"The meteors, Lee. The things you go to sleep to see," Darren says.
"I can tell if they're close," I say.
"You don't know that," he says while turning on his other side, away from me.
I reach for his hand in the dark. My fingers find his flat thumbnails. For a minute, I think he'll pull his hand away, but he doesn't.
"So, what did you see?" he asks me.
Nurse tells me she loves me after our fifty-seventh phone call.
"Me too," I tell her, but only because I don't.
After I say it, I am out of my body, but only for a second, just enough to see tails of meteors.
In the past she's told me that the meteors I see have probably already crashed down somewhere else, that they are like home movies that space can't seem to throw away.
But there's a chance I'm seeing meteors that could touch down. I feel it. I know it. I don't mind that my head likes to drift in space. I think it helps me to sleep. Paranoia sucks. But it's something I can manage, like remembering to eat avocados before they get too ripe.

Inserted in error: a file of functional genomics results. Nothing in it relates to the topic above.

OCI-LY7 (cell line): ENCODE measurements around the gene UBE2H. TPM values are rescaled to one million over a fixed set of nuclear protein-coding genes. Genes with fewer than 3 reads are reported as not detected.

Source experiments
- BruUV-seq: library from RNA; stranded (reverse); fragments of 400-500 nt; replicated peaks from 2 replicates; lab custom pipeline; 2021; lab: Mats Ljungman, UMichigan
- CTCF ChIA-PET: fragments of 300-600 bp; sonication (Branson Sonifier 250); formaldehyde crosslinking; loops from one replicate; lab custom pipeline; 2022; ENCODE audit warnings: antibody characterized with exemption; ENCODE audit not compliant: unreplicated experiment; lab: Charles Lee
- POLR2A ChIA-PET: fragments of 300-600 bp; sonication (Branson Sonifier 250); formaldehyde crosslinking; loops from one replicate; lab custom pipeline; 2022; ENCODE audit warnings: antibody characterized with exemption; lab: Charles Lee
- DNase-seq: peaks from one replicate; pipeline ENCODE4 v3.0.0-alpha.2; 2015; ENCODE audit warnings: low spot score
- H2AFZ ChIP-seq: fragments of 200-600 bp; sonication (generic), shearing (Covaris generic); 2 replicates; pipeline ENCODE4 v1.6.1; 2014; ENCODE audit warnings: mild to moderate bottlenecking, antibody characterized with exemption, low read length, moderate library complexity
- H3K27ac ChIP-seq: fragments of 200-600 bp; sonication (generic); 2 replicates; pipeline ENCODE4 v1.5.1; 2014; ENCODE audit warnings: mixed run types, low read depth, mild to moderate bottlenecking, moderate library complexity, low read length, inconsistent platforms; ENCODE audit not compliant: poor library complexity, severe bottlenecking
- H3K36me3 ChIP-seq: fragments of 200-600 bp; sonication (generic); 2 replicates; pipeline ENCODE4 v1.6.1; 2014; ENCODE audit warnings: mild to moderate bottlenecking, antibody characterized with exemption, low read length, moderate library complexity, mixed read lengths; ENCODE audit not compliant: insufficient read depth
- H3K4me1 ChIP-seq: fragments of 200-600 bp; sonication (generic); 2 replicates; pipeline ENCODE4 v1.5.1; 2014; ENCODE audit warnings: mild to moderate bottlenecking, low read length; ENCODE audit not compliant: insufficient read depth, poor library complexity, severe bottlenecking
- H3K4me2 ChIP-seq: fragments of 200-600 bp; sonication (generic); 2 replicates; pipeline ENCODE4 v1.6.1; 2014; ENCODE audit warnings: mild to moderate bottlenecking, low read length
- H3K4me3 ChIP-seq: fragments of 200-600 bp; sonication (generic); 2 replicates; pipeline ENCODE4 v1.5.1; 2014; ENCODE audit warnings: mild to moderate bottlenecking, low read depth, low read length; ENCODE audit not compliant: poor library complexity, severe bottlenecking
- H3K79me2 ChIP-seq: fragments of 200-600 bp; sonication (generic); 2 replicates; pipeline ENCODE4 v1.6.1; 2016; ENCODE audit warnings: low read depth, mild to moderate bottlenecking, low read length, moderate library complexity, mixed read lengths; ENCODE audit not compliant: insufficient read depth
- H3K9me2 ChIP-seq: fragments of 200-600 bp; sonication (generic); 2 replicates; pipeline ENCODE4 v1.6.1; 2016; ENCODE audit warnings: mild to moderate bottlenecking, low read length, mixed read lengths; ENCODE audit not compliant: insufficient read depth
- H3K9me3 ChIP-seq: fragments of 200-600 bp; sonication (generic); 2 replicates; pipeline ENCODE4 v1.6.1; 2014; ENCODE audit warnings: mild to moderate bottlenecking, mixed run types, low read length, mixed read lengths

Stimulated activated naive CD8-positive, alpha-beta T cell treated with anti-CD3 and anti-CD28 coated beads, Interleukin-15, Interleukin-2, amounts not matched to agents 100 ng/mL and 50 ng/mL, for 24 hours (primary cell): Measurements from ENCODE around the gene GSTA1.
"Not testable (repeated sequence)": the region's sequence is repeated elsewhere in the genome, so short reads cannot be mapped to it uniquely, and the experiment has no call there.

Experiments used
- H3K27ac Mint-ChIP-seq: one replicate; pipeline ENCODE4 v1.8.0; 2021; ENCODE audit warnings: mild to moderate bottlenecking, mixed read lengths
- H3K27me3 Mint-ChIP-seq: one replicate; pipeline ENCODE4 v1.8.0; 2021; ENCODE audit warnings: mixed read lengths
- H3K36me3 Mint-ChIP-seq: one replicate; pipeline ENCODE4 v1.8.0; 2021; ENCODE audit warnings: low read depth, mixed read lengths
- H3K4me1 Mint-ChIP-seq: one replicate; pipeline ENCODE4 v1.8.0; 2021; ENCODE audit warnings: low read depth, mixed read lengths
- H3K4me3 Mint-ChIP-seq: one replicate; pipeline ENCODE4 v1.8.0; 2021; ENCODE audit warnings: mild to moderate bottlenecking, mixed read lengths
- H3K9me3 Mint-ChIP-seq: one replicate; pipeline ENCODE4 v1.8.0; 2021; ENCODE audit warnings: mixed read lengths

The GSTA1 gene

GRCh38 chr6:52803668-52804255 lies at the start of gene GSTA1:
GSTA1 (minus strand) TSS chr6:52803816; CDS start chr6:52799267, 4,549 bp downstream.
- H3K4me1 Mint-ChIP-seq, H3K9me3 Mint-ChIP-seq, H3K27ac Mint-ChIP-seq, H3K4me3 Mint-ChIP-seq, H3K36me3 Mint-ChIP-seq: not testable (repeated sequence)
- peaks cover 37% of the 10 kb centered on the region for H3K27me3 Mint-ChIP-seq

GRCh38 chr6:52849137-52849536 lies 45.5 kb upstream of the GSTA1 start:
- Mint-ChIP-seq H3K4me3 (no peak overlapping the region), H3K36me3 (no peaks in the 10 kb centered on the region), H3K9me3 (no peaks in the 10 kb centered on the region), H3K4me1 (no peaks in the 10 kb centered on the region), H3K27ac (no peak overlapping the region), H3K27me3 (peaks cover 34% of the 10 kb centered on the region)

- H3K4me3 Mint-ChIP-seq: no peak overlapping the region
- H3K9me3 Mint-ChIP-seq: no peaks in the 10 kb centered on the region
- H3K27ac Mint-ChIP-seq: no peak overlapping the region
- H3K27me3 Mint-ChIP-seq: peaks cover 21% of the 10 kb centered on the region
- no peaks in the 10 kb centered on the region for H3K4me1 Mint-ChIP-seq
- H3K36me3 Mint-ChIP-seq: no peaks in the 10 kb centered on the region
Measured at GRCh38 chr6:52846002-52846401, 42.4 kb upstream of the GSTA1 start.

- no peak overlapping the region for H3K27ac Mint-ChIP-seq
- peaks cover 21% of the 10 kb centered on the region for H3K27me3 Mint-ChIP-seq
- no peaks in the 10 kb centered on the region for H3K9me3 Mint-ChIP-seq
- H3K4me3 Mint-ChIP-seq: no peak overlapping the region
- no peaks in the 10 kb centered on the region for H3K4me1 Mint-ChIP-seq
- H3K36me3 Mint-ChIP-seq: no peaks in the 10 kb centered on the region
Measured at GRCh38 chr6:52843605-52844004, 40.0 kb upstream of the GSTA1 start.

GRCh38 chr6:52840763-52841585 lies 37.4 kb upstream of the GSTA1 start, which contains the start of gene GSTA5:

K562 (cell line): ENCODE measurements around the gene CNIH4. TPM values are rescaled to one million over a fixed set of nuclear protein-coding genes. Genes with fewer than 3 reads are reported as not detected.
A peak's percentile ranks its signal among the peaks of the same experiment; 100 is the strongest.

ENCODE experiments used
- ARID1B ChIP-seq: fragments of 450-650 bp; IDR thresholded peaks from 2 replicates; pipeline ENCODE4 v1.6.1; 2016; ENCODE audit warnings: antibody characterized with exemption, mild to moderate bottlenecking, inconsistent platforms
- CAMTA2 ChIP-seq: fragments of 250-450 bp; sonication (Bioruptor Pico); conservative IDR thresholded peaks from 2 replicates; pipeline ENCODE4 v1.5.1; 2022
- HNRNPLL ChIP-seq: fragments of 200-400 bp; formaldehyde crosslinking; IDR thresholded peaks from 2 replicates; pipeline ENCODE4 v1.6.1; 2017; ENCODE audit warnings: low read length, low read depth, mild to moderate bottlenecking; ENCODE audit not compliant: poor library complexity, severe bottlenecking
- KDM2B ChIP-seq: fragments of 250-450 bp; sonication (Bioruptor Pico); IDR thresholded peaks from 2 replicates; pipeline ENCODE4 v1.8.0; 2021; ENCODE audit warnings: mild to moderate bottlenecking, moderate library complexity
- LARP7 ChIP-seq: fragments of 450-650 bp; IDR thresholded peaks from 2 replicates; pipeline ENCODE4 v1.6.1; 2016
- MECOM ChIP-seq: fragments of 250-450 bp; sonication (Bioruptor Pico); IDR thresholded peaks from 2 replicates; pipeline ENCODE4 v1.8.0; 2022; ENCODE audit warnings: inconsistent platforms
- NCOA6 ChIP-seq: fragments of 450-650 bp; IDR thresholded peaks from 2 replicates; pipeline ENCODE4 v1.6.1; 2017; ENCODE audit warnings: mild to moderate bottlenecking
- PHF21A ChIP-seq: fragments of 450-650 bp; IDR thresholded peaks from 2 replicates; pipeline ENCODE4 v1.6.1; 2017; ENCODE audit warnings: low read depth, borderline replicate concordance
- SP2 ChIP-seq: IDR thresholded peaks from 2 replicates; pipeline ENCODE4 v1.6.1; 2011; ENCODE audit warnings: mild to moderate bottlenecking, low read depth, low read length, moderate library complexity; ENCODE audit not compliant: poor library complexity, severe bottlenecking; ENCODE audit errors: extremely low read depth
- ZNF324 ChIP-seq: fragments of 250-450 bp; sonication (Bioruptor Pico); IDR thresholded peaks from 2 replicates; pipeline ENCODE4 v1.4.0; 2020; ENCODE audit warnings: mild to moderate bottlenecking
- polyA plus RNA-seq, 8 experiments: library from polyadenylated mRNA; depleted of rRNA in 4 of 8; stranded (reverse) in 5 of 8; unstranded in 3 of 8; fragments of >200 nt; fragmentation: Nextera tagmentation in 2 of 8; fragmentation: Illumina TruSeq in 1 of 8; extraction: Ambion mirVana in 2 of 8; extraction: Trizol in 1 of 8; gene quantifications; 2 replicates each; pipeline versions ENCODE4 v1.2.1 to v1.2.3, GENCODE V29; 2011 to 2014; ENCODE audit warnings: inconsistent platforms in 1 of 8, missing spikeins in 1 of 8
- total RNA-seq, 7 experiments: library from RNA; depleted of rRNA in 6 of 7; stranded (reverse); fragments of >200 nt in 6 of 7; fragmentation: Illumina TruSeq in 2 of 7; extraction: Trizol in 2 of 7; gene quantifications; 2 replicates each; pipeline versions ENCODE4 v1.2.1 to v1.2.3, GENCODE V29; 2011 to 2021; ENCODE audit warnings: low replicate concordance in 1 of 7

"It makes me feel useful," I say.
"And when you become too scared to walk out your front door?" she asks.
"I can manage it."
In the background, I can hear her eating. There's a click, too. Darren's hung up after he's finished his spying.
The erection pills are floating in the toilet. I find them there after a week of using them. I stare at them for a minute before flushing. I'm happy to see them floating there. Darren doesn't mention it when I join him in bed at 2 a.m.
Hours later, I hear him drift to the bathroom, just as the sun is waking up, I follow him, then open the medicine cabinet. I grab the bottle of my rising pills and hold it over the toilet. My forehead is sweaty; my teeth fuzzy.
"So you're just going to flush those?" he asks me.
"I can handle space," I say, as I empty the bottle into the toilet.
My cat walks into the bathroom to lie down at Darren's bare feet.